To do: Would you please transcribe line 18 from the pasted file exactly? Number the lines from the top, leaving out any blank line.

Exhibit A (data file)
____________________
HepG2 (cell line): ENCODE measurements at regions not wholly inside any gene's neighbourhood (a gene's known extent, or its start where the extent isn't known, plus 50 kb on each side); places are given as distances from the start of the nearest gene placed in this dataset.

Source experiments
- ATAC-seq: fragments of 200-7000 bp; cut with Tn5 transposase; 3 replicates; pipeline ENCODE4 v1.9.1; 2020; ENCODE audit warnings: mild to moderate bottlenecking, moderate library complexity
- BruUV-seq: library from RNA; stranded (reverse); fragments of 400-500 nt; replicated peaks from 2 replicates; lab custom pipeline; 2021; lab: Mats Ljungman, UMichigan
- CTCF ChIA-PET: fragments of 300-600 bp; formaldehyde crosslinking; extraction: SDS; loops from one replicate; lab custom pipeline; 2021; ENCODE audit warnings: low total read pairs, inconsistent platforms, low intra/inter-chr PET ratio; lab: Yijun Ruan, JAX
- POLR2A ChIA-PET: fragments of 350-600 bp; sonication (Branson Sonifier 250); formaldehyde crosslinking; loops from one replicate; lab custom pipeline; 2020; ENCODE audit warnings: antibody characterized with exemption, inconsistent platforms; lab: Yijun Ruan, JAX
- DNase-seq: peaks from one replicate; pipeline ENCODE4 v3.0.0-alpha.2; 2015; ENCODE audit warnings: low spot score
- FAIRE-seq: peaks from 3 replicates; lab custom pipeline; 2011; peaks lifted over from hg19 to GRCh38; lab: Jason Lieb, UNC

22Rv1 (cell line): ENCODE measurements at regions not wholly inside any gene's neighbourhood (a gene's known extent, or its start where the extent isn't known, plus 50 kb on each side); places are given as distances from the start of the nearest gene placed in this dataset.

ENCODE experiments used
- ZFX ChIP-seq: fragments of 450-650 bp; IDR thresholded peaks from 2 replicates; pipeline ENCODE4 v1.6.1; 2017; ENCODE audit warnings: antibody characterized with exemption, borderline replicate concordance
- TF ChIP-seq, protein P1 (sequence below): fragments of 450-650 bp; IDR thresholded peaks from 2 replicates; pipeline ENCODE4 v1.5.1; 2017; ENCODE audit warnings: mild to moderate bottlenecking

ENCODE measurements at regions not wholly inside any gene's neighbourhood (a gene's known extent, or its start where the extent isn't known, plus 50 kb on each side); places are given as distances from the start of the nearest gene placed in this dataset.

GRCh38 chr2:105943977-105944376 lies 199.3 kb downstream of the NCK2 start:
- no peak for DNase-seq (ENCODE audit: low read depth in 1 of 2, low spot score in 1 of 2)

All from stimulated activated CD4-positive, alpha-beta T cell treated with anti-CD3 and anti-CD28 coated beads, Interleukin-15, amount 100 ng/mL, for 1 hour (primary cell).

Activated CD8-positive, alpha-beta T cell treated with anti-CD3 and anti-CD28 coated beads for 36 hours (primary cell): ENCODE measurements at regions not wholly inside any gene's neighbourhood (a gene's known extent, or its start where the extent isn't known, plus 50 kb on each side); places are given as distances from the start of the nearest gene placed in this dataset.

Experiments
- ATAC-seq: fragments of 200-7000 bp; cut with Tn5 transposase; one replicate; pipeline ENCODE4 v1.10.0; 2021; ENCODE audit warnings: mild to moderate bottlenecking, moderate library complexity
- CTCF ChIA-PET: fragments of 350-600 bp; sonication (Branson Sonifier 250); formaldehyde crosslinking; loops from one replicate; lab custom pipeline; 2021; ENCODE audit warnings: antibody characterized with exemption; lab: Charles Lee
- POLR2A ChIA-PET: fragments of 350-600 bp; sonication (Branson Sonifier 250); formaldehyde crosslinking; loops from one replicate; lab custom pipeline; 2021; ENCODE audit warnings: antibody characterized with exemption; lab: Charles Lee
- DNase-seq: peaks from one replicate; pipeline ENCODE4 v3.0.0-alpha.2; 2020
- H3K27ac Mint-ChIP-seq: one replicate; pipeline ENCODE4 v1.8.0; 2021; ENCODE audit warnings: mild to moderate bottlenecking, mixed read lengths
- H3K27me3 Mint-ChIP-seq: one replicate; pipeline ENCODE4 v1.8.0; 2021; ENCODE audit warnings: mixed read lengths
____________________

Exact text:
Experiments